Maximum Power Point Tracking (MPPT)
The most recent and best type of solar charge controller is called
maximum power point tracking or
MPPT.  MPPT controllers convert
excess voltage into amperage.  This has advantages in a couple of
different areas.

  • Most solar power systems use 12 volt batteries.  Solar panels can
    deliver far more voltage than needed to charge a 12V battery.  By
    converting the excess voltage into amps, the charge voltage can be
    kept at an optimal level while the time required to fully charge the
    batteries is reduced.  This allows the solar power system to
    operate optimally at all times.

  • Another area that is enhanced by an MPPT charge controller is
    power loss.  Lower voltage in the wires running from the solar
    panels to the charge controller results in higher energy loss in the
    wires than higher voltage.  With a PWM charge controller used with
    12v batteries, the voltage from the solar panel to the charge
    controller typically has to be 18v.  Using an MPPT controller allows
    much higher voltages in the wires from the panels to the solar
    charge controller.  The MPPT controller then converts the excess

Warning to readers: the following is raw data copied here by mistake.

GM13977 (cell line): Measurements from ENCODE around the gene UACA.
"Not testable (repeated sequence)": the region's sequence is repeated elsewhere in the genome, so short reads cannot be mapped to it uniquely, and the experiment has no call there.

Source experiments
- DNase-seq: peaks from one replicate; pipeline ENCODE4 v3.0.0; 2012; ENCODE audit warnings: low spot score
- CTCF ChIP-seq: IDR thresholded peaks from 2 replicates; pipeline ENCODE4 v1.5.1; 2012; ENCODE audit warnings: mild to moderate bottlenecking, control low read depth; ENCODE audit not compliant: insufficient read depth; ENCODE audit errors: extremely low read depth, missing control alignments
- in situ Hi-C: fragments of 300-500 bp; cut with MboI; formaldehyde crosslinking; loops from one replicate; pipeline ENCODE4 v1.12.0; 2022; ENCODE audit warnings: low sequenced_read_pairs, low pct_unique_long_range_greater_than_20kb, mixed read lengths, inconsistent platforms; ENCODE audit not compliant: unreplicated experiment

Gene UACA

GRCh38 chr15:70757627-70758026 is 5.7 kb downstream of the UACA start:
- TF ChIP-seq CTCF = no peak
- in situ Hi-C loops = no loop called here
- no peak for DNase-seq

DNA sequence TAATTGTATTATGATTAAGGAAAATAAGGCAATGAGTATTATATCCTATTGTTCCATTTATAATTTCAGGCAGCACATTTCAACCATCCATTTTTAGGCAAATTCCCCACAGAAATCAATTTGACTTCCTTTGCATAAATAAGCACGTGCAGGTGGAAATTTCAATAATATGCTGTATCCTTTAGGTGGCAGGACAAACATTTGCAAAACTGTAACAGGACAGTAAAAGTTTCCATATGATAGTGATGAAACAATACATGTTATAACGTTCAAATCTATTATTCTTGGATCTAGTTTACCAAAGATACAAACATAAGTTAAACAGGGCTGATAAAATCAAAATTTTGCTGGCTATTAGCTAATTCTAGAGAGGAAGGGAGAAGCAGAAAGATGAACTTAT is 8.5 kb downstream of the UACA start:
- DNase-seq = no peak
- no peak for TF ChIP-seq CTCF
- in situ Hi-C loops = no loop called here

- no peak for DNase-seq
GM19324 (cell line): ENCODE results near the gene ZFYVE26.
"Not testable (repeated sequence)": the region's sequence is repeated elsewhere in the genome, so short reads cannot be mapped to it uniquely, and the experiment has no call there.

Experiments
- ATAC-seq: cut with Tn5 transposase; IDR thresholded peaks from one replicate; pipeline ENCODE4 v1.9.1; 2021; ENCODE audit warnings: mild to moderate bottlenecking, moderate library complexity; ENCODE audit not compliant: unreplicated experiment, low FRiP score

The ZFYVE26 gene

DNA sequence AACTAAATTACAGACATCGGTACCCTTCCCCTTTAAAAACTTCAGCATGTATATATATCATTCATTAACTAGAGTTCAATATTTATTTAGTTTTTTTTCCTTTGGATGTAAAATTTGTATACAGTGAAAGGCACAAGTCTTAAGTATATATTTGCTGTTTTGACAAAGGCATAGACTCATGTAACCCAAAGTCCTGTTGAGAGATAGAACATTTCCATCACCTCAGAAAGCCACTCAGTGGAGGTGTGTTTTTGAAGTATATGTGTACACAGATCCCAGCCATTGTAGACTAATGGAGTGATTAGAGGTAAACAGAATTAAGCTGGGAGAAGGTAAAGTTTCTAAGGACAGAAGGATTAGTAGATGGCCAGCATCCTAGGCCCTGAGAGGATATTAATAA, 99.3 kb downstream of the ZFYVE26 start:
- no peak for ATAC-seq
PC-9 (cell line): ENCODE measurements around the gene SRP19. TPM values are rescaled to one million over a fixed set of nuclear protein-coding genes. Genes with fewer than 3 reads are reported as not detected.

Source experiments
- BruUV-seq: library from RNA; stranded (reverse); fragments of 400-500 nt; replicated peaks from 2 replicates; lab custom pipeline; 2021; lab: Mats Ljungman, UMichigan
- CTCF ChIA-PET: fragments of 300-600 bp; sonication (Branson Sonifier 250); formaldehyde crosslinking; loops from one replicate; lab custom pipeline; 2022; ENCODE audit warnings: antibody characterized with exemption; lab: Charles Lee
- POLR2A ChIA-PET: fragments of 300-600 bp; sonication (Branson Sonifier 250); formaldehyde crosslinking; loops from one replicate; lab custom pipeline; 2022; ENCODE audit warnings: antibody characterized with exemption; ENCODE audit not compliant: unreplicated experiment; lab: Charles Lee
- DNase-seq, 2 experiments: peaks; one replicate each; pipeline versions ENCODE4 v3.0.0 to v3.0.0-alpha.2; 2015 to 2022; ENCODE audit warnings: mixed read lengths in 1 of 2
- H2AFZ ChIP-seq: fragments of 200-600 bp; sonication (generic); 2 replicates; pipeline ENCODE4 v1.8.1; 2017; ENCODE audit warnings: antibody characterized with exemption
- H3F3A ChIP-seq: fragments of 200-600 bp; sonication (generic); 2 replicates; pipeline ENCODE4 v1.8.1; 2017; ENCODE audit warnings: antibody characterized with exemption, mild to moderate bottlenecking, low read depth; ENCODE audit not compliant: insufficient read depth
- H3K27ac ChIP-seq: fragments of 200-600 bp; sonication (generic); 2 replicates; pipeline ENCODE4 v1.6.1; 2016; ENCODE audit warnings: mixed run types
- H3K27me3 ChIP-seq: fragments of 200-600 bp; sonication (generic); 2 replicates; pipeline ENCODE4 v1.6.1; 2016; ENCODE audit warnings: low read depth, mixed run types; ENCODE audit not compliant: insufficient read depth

voltage into additional amps.  By running higher voltage in the wires
    from the solar panels to the charge controller, power loss in the
    wires is reduced significantly.

  • MPPT charge controllers are more expensive that PWM charge
    controllers, but the advantages are worth the cost.

Reverse Current

The final function of modern solar charge controllers is preventing
reverse-current flow.  At night, when solar panels aren’t generating
electricity, electricity can actually flow backwards from the batteries
through the solar panels, draining the batteries.  The charge controller
can detect when no energy is coming from the solar panels
and open the circuit, disconnecting the solar panels from the batteries
and stopping reverse current flow.
Sunforce  Solar Charge Controller
TD-60012   7 Amp / 12V / 150W
www.millenniumplanet.com
The Charge controller is integral to the life and efficiency of the solar power system.

  • Optimizes the power from the solar panels,
  • Protects your battery supply and extends life
  • Choose an option that is scalable and that fits your power load and have sufficient battery storage space.
  • Charge controllers are rated and sized by the solar panel array current and system
  • voltage. Most common are 12, 24, and 48-volt controllers.
  • Amperage ratings normally run from 1 amp to 60 amps, voltages from 6-60 volts. If each module produces 7.5 amps
    and two modules are used, the system will produce 15 amps of current at 12 volts.
  • Generally, the amperage should be increased by 25% to offset clouds, weather, seasonal and other natural
    variations.
  • Adding 25% to the 15 amps would bring it to 18.75.  Look for the next closest unit available, in this example a 20-amp
    controller is an excellent fit.  The larger the better, if you are planning to expand the system later and are willing to
    invest more, but 20-amp would be ideal.
Xantrex XW Solar MX60
50-Amp Charge Controller